Radio Tracking Northern Saw-whet Owls in BC

A Northern Saw-whet Owl with radio tag on its back (Sachi Dell photo)A Northern Saw-whet Owl with radio tag on its back (Sachi Dell photo)
Map of the two detections of tagged owls. (Image courtesy of motus.org)Map of the two detections of tagged owls. (Image courtesy of motus.org)
The crew installs the Motus receiver that includes the two antennas visible here (Avery Bartels photo)The crew installs the Motus receiver that includes the two antennas visible here (Avery Bartels photo)

By Avery Bartel

Special to the Tribune

In the spring of 2021 a group of researchers started a pilot project to study the movements of Northern Saw-whet Owls in southern B.C. using the Motus Wildlife Tracking System(Motus). Motus is a worldwide tracking system that uses tiny radio tags attached to a study species. A network of receiving stations detect the radio signal when the animals come within range (10 to 40 km).

The participants included Professor Eric Demers at Vancouver Island University, Rocky Point Bird Observatory near Victoria and the Tatlayoko Lake Bird Observatory (TLBO). After months pursuing funding proposals and permit applications, 10 Motus tags arrived at TLBO in mid-September, just in time for the start of Saw-whet Owl migration.

The tag is placed on the owl’s back where it will not impede their normal range of motion and is attached with a harness made of stretchy nylon loops that pass under each leg (see photo below). The nylon will wear through after one to two years, roughly the lifespan of the tag’s battery.

An important part of this project was setting up our own Motus tower near the TLBO. In late August, with the help of local resident Mike Smialowski, a crew of five were able to install the antennas and receiver in the Tatlayoko Valley.

A tower nearby is important to detect how long the owls stay in Tatlayoko during their migration. With one antenna facing South and the other facing North we could also learn whether the owls continue their migration south towards the coast, or backtrack and head east on the Chilcotin Plateau.

Between Sept. 24 and 30 we deployed nine of our 10 tags on Northern Saw-whet Owls (the 10th malfunctioned). There is a naturally high mortality rate among young owls so the preference is to attach tags to adults. In the end, we tagged four adults and five young ones.

With the tags deployed, we just had to sit back and wait for the tagged owls to be detected as they passed by other Motus towers. We did our first tower check on Sept. 26, and found that two owls we had tagged on the 24 had both been detected, providing us with our first data.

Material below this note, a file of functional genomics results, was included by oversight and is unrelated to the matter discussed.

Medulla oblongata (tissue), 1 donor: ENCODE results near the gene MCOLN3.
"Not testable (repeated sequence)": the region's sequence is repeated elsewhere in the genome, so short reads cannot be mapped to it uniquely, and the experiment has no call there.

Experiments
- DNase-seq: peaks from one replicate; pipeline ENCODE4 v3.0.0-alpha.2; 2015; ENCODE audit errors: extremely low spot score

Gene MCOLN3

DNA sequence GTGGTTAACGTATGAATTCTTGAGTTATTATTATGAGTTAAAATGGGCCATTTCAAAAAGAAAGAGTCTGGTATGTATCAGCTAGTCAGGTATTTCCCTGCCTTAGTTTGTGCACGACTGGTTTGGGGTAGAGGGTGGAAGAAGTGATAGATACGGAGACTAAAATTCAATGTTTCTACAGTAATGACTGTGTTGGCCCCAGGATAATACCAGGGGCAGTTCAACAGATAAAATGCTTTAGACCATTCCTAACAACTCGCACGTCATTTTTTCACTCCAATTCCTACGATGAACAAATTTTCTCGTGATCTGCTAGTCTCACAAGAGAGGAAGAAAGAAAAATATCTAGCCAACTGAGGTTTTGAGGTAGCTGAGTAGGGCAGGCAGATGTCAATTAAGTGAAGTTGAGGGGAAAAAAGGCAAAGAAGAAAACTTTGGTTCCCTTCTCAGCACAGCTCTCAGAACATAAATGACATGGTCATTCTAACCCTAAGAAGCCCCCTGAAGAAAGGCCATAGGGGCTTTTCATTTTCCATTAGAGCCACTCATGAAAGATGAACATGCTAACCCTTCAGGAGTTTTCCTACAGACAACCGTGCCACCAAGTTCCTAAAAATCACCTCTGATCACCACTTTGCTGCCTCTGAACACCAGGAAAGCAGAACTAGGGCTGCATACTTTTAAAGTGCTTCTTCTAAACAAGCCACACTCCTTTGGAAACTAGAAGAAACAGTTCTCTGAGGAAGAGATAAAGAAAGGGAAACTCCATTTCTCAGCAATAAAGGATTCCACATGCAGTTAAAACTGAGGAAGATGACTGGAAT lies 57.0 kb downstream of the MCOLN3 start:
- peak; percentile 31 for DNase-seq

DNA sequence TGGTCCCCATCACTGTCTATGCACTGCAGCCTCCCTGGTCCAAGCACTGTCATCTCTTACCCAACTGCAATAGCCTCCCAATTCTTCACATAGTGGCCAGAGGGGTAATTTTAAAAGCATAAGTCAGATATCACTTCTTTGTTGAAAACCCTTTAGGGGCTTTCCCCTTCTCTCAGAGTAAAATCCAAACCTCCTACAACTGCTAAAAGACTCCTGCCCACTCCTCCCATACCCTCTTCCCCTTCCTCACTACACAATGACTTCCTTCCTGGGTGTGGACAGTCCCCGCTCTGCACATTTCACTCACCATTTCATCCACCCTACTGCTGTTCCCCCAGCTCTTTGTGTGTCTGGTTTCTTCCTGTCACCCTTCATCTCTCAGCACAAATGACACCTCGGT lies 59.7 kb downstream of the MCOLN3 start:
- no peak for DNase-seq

Read More: Bird population monitored at Tatlayoko Lake Bird Observatory

To collect the detection data someone visits the tower with a laptop to manually download the data. To eliminate this task, Smialowski is going above and beyond in setting up an internet “bridge” that will connect the receiving station to the internet for direct uploading of data. The aim is to have this in place over the winter.

Of course, there are Motus towers in other locations that may detect our owls and so far, two of our owls have been detected elsewhere. Tag 446, deployed on September 27th was detected for four consecutive days in Nanaimo, from October 12-15th. Meanwhile, tag 439 which was deployed on September 30th, went the other way and was picked up for around 10 minutes at the Stump Lake tower, south of Kamloops! Over the course of the following 10 to 15 months, we will keep an eye out for detections of our owls from other towers around the Pacific Northwest.

In 2021, the TLBO initiated a second pilot project to extend our Saw-whet Owl banding season from its previous end date of Sept. 30 to Oct. 15. With the expectation that the owl migration peaks in October, this was something that had been considered for a couple of years. Fortunately, this fall we received funding for this pilot and had great success. Owl populations tend to follow a four-year cycle and this was a high year. During September, we banded 54 owls over 10 nights. While this is a low tally compared to some owl banding operations where hundreds are banded each year, it was not far off our two previous big years of 59 (2017) and 62 (2019).

As we suspected might happen, October brought some poor weather and so we were able to band on only six of the 15 nights. But over those six nights, bander Sachi Dell and his volunteers banded a whopping 79 Saw-whet Owls! After this success we will be aiming to make mid-October the new standard end date for owl banding at the TLBO.

The programs outlined above are made possible thanks to many people and organizations but in particular they could not have been done without funding from the Public Conservation Assistance Fund (Motus Owl tagging pilot project) and Cariboo Regional District (October owl banding pilot project). The core equipment for the Motus tower was provided by Wendy Easton at Environment and Climate Change Canada. Other components were provided by Smialowski and the Tatlayoko Field Station Society (who run the TLBO).

For more information about the TLBO see https://tatlayokobirds.wordpress.com/. To explore the various Motus projects and learn more about just what Motus is see https://motus.org. Each year we must raise upwards of $7,000 in private donations to run the TLBO. All donations are most welcome and those over $20 are eligible for a tax receipt. Donations can be made directly by etransfer to: info@tatlayokofieldstation.org, or by cheque or cash to Tatlayoko Field Station Society, Box 22, Tatlayoko Lake, BC, V0L 1W0. Please make a note that the donation is intended to support TLBO 2022.

Chilcotin